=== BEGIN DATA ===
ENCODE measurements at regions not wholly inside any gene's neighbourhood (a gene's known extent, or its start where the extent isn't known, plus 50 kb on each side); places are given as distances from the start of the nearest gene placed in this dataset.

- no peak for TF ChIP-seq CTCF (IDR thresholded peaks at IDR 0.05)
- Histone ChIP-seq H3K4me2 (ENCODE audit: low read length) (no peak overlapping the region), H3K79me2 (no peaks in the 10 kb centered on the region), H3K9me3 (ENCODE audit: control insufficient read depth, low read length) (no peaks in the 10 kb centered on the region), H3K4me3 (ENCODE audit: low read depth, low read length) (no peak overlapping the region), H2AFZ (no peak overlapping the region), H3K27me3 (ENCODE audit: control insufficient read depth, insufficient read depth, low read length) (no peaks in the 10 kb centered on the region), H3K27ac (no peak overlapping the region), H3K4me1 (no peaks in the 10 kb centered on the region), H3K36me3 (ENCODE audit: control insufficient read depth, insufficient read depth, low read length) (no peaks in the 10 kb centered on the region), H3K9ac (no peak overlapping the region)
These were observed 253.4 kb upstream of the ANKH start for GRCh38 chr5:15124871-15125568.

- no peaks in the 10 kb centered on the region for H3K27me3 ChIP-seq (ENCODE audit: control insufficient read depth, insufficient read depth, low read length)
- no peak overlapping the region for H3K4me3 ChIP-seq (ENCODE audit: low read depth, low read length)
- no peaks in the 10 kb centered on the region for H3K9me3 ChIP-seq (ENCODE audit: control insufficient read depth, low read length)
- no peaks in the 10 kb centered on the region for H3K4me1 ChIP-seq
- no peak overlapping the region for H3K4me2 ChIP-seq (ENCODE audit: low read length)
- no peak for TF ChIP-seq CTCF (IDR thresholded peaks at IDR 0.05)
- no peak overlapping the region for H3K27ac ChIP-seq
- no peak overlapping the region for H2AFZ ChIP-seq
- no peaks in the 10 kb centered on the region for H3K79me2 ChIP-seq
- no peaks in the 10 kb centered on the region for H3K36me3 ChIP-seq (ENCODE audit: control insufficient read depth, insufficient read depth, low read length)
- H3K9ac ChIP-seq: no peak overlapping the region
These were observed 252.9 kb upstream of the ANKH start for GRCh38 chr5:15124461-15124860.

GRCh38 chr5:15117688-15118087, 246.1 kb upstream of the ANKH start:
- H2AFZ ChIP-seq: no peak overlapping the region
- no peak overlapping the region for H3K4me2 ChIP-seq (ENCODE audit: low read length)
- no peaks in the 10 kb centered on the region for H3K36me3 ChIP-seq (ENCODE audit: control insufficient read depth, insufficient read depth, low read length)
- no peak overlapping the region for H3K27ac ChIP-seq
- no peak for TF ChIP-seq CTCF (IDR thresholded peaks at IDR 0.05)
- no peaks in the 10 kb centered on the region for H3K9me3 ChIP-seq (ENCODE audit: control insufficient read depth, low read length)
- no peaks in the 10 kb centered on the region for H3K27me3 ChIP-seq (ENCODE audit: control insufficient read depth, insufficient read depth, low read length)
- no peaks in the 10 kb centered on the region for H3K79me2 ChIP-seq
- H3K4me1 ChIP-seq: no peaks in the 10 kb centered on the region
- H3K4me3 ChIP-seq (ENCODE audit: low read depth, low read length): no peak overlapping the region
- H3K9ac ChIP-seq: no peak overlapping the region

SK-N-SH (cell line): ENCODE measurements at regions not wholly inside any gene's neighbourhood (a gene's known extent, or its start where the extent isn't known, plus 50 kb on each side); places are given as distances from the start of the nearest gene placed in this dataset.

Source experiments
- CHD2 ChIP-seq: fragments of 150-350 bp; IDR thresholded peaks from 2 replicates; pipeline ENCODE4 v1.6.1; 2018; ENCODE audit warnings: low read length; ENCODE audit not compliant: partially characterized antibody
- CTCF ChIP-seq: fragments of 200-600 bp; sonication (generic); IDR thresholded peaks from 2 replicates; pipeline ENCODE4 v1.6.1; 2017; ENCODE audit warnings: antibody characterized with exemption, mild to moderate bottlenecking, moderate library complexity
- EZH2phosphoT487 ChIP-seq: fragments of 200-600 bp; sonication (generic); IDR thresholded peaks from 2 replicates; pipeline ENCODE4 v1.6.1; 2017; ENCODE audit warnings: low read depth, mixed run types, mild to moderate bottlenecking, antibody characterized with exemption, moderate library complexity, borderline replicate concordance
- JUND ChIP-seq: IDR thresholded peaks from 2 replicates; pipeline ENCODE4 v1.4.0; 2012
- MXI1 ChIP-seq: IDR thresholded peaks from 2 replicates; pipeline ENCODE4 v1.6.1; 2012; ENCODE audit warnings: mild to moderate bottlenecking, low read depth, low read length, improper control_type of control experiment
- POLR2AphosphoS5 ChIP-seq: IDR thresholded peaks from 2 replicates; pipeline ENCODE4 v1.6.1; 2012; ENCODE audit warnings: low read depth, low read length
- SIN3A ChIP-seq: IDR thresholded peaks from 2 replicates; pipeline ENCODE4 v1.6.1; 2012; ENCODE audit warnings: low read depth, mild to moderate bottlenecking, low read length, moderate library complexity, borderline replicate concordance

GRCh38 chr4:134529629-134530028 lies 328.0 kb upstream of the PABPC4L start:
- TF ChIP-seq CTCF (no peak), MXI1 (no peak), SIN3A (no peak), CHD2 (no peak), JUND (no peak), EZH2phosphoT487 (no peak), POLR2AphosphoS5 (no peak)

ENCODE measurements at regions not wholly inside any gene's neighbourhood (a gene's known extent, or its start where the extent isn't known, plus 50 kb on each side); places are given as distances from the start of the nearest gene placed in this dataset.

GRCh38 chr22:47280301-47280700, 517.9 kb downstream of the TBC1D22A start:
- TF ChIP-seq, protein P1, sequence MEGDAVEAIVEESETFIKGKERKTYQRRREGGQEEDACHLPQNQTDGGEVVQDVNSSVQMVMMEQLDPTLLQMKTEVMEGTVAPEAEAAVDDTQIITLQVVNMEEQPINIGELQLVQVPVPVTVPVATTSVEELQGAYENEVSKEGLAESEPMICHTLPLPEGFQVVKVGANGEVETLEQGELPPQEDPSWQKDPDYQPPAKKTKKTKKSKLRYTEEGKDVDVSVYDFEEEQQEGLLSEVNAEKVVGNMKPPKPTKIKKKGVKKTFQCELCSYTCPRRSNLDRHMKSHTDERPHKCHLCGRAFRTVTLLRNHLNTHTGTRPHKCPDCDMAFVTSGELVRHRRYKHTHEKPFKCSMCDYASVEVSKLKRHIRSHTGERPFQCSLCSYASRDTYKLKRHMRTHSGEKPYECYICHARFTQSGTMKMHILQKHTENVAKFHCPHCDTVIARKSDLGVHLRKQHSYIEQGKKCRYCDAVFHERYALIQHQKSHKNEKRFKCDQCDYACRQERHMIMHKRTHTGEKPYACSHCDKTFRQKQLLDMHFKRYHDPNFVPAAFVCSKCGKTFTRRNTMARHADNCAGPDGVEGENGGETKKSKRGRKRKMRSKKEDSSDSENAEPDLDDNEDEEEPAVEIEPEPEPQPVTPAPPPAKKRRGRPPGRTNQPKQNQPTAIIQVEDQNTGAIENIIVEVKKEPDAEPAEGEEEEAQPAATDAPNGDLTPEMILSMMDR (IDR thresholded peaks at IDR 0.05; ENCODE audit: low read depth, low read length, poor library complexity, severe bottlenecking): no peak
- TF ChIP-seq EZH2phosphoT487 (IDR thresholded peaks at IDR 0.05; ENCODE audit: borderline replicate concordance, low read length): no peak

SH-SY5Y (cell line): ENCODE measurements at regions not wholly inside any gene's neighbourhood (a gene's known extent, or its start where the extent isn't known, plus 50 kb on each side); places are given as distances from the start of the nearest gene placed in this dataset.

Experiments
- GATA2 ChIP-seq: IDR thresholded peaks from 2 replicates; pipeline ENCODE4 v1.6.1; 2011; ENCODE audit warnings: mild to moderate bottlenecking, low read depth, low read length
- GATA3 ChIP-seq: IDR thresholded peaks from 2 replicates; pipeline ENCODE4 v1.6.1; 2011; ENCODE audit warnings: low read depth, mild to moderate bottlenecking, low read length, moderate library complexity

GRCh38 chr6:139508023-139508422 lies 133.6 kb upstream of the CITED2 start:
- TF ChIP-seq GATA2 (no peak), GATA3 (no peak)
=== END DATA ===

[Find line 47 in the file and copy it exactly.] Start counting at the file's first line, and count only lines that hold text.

- GATA3 ChIP-seq: IDR thresholded peaks from 2 replicates; pipeline ENCODE4 v1.6.1; 2011; ENCODE audit warnings: low read depth, mild to moderate bottlenecking, low read length, moderate library complexity